Viewing civil society through the narrow lens of NGOs excludes informal youth groups, intellectuals, faith-based associations, local citizens’ initiative groups and business associations. Despite efforts to improve NGO capacity, create a more enabling legal environment and increase policy impact, local NGOs are not getting stronger.
NGOs need to become more transparent, increase their media outreach and build more domestic and international networks. … Most well-established groups direct their advocacy towards human rights and monitoring state policies, paying no attention to inequality, education, access to public utilities and the poor delivery of public services.
But Lutsevych is perhaps guilty of neglecting the many foreign-funded civil society groups that are engaging more diverse constituencies away from the metropolitan comforts of Tbilisi.
For example, the Caucasus Centre for Civil Hearings has conducted mock public hearings in Lagodekhi, Marnauli, and Akhalikalaki on such issues as youth involvement in civil society and the treatment of ethnic minorities. The center also partnered with the Azerbaijani Alliance of Women for Civil Society to host four hearings in Georgia to promote cross-cultural exchanges between all three South Caucasus countries on regional conflict, religion, unemployment and labor migration, and political apathy.
Similarly, the Sukhumi Cultural-Humanitarian Fund promotes women’s political engagement by training activists in advocacy techniques and lobbying municipal authorities on issues affecting women in the regions.
Western donors aren’t entirely to blame, The Economist notes:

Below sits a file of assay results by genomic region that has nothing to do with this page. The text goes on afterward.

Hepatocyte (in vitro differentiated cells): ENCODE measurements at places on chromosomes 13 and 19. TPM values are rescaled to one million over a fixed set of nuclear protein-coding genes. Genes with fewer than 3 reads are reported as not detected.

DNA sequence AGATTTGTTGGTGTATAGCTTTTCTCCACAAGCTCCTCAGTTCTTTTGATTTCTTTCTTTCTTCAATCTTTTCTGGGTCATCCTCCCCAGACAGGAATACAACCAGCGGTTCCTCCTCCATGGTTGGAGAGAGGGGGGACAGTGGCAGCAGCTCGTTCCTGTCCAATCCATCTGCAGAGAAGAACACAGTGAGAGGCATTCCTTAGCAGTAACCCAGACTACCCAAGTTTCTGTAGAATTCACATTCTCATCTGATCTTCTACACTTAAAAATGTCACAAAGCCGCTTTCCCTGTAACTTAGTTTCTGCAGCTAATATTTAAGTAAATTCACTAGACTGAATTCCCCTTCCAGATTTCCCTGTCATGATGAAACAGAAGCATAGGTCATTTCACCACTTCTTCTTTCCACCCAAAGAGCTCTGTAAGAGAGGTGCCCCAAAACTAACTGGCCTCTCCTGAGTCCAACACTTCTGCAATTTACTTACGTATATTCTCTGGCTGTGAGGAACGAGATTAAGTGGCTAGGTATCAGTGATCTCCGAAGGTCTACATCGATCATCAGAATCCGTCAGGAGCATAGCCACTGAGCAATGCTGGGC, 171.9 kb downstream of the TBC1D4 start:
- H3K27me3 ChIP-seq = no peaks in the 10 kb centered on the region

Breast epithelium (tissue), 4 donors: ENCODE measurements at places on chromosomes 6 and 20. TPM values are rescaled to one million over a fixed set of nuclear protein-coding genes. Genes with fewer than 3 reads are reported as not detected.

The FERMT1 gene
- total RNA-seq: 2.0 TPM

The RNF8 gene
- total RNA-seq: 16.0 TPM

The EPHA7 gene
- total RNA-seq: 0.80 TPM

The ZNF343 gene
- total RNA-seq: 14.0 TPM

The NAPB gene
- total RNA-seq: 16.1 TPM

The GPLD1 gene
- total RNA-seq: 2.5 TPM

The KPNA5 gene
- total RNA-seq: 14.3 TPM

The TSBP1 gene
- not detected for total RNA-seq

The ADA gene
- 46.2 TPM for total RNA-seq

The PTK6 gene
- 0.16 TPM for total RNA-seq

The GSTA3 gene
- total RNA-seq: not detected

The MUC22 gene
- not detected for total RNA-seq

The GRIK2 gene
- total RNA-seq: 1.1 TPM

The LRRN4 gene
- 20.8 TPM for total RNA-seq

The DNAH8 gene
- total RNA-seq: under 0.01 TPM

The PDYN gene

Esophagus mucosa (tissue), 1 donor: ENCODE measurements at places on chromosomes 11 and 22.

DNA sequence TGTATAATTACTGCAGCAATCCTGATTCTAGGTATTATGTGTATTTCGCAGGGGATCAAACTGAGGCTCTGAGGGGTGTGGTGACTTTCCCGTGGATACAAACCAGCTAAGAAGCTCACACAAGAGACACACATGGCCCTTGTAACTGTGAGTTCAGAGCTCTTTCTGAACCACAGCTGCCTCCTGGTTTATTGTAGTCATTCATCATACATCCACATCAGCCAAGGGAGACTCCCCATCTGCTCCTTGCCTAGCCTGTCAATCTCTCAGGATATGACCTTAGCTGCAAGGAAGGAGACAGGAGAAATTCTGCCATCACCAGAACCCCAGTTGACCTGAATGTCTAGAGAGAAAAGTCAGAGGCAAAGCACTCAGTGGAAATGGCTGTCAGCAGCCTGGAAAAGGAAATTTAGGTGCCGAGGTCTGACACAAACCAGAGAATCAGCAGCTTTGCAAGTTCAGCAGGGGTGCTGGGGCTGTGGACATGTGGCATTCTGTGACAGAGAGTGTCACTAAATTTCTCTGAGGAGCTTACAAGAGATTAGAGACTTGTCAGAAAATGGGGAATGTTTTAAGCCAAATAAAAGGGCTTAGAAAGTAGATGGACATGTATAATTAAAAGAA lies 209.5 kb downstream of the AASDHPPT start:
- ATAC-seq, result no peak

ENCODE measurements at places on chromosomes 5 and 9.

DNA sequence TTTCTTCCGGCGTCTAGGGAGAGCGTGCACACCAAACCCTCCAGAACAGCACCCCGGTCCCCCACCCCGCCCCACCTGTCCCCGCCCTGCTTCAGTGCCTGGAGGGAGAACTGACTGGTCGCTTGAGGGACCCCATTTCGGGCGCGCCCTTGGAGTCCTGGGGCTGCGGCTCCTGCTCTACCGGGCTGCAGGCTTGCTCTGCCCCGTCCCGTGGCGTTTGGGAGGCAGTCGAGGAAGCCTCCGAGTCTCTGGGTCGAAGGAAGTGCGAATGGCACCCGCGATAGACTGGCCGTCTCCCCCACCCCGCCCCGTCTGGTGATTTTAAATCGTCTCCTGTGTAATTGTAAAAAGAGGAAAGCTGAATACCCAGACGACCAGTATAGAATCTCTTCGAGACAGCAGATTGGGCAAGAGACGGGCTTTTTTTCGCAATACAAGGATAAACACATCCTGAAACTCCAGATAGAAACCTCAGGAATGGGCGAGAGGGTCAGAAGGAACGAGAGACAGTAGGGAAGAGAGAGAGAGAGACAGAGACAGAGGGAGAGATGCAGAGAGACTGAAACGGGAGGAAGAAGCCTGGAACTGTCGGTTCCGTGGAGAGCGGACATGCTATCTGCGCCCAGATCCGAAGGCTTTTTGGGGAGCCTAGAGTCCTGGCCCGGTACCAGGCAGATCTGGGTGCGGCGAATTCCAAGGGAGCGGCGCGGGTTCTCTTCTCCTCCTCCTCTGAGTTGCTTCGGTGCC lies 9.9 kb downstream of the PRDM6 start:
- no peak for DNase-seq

Part of the problem lies with Georgians themselves. If they “want true democracy, transparency and personal freedom, they also need to engage in public debate and build social trust”. Yet few ordinary Georgians feel confident to talk about politics outside of the home, according to public opinion surveys. Changing that will take years. These days, Georgian public life inspires more fear and loathing than love.
In a celebrated 2002 article – ‘The End of the Transition Paradigm’ in the Journal of Democracy, she recalls, Thomas Carothers challenged the assumption that post-Soviet states were ineluctably transitioning from communism to liberal democracy, and counseled donors of the need to retain a capacity to adapt and adjust to the vicissitudes of transition and take account of the underlying, country-specific historical and social constraints.
“Today there are hardly any new approaches to strengthening civil society in the region. …There is little innovation in the ways in which additional funds for civil society are invested,” Lutsevych concludes.
On the plus side, she says:
New civil voices use more mass mobilization strategies and social media, and are visible in public spaces. They are more effective in influencing the state and political society than Western-funded NGOs. Wider civic engagement would help build the power of the middle class to work together for enabling citizens to influence policy and further advance democracy in these countries.
In order to ‘finish’ the colour revolutions, democracy promoters and local activists need to focus on society itself. Active and empowered citizens, not the expertise and capacity of a few NGOs, are the indicator of civil society’s strength.
Orysia Lutsevych was 2012 Robert Bosch Fellow at Chatham House. She is currently a consultant for the EU-Russia Centre to develop the EU-Russia Civil Society Forum and advises the Westminster Foundation for Democracy on citizen engagement in Ukraine.
The Journal of Democracy is published by the National Endowment for Democracy. NDI and the Solidarity Center are core institutes of the NED.